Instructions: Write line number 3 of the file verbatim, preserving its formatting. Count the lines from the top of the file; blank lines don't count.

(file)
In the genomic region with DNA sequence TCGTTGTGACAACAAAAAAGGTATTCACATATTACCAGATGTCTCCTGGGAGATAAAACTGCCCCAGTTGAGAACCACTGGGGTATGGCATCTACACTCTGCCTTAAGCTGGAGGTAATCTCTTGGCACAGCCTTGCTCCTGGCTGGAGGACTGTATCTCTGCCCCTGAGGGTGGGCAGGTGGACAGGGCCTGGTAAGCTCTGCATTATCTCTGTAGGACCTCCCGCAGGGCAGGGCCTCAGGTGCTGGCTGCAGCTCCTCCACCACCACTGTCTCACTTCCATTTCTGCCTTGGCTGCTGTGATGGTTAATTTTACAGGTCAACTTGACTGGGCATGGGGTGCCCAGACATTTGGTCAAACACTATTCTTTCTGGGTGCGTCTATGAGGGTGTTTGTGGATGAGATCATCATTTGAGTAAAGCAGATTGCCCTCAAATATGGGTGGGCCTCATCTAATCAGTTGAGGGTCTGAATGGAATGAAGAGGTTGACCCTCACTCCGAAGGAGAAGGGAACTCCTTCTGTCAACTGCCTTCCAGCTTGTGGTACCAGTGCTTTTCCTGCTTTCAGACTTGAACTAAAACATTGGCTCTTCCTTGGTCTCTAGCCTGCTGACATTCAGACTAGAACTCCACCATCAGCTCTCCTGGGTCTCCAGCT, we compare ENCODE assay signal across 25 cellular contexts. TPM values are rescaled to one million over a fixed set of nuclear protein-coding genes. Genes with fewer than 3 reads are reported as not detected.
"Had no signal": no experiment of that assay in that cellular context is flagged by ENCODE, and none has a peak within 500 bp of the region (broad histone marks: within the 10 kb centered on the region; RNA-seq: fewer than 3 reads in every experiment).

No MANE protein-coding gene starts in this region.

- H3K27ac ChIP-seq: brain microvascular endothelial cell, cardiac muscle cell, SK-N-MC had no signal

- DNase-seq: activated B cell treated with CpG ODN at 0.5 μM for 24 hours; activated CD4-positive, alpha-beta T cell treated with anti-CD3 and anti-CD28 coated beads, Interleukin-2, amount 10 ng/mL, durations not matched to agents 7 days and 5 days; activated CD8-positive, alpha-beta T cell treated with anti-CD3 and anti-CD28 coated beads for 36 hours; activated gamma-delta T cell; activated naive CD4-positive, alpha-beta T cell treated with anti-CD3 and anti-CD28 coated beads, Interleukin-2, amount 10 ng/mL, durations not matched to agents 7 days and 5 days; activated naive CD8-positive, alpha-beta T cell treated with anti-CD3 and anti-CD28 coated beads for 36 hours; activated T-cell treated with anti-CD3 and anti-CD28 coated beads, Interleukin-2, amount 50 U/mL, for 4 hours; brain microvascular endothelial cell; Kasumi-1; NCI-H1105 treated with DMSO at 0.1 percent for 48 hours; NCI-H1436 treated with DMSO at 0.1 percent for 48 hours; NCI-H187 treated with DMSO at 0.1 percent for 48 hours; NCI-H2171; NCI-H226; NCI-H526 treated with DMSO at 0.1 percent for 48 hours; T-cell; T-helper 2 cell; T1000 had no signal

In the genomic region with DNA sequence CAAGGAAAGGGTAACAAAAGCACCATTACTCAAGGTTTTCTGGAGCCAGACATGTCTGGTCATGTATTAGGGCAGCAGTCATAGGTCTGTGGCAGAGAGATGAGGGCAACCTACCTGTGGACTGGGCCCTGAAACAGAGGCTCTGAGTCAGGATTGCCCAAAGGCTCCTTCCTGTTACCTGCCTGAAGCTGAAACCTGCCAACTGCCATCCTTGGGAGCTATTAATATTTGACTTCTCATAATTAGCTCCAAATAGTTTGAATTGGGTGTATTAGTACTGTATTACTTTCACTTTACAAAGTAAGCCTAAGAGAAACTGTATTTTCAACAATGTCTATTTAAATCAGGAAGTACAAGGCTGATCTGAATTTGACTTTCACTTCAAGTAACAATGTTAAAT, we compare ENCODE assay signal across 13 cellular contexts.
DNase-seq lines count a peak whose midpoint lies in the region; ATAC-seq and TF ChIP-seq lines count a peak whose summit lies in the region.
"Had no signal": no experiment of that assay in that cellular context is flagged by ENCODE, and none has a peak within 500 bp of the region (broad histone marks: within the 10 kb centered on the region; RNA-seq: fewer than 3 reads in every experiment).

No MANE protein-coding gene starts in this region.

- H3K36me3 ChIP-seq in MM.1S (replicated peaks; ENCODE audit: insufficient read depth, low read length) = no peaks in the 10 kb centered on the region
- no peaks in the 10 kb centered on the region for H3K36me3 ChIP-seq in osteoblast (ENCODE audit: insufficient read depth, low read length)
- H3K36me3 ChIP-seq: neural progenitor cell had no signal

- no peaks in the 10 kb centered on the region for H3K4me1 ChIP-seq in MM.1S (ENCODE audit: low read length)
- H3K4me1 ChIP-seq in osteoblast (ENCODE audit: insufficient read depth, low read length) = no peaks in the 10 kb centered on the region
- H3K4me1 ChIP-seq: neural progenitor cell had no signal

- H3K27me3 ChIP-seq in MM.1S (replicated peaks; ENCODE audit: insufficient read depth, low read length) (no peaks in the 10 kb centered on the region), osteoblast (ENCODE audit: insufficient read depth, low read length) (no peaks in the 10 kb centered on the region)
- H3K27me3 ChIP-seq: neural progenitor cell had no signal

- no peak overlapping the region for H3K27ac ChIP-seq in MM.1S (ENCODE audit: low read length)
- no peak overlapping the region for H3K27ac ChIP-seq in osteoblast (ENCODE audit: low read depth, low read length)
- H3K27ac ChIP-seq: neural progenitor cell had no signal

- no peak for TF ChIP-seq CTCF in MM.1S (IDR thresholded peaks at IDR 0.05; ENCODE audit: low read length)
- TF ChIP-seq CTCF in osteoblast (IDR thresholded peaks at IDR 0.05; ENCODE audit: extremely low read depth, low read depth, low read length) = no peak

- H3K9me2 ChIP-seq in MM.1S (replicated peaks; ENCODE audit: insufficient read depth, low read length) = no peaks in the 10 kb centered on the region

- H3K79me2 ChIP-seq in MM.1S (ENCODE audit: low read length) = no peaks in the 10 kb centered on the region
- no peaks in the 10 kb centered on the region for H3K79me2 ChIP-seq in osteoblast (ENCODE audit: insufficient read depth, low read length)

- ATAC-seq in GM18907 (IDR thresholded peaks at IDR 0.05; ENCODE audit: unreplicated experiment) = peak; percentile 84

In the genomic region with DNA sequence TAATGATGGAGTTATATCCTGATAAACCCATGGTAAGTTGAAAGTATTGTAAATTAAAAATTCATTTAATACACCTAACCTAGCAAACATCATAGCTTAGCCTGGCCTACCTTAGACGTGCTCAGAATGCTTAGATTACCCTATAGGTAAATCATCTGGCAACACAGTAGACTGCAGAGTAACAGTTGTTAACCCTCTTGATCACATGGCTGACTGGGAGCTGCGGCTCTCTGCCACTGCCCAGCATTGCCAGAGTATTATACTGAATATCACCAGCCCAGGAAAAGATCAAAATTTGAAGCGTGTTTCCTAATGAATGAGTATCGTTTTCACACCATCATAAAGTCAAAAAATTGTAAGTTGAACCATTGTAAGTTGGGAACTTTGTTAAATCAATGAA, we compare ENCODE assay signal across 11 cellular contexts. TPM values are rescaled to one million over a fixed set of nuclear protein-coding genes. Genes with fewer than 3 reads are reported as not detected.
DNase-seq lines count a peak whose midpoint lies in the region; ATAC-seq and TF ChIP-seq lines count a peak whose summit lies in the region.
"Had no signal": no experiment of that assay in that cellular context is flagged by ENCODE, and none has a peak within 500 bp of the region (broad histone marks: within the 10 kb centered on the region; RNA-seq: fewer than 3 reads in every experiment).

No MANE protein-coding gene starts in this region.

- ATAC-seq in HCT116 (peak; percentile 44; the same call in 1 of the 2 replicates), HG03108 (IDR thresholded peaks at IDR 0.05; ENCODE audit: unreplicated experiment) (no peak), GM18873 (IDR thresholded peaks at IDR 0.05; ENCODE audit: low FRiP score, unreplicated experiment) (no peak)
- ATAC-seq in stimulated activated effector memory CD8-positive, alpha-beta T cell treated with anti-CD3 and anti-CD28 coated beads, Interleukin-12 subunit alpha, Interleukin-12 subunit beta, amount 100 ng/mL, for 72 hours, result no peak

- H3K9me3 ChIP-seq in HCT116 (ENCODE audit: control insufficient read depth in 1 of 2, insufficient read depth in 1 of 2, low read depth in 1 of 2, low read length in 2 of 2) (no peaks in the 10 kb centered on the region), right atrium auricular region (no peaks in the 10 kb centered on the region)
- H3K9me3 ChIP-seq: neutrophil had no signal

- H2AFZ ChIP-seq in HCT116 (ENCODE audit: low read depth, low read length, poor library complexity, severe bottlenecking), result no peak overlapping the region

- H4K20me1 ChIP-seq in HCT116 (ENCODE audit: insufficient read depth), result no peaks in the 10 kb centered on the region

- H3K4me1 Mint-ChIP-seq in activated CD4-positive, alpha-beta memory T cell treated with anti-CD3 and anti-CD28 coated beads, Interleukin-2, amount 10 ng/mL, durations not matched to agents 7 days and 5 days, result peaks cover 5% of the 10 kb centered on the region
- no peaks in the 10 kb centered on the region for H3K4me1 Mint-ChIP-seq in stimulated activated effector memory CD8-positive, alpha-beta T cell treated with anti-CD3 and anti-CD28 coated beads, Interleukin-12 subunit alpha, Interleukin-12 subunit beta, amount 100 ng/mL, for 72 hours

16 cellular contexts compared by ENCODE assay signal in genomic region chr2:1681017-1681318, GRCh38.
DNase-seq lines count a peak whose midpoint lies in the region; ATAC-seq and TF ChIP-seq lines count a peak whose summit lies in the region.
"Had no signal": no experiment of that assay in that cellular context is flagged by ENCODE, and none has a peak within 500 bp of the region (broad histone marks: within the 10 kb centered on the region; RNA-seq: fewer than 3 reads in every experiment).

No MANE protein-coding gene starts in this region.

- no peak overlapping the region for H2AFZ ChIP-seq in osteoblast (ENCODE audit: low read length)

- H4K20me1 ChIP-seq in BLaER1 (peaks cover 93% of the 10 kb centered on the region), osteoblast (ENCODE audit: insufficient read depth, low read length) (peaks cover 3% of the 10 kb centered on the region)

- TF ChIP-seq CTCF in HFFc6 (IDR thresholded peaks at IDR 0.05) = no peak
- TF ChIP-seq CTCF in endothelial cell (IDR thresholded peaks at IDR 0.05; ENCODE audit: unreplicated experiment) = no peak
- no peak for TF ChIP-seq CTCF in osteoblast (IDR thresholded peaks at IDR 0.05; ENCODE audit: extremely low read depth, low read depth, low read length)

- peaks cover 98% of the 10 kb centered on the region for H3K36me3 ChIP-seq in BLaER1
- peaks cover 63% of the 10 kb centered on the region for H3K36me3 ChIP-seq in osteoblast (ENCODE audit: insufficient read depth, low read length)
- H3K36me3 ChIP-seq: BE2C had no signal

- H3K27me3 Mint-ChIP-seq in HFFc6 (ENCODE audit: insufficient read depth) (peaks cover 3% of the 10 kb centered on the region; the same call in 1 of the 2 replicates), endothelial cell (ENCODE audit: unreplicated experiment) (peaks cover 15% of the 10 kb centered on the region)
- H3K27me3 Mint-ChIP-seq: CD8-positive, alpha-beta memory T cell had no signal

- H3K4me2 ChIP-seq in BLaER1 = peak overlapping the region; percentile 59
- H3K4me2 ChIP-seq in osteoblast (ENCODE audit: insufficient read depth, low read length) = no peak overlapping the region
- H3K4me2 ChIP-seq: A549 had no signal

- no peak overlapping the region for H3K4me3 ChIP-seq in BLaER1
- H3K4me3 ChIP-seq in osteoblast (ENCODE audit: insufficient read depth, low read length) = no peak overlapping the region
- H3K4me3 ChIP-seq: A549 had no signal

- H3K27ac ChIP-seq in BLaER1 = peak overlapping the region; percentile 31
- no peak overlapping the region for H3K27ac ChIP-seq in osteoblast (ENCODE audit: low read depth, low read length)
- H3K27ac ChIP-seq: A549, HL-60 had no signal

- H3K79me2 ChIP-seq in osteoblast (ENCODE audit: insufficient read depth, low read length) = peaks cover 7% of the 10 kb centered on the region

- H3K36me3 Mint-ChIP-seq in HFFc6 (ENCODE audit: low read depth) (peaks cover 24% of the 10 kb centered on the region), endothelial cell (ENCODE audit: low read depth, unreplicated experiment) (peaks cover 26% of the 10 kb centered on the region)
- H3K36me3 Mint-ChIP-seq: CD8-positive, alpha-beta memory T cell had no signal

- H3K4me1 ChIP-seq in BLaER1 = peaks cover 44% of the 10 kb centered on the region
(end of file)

No MANE protein-coding gene starts in this region.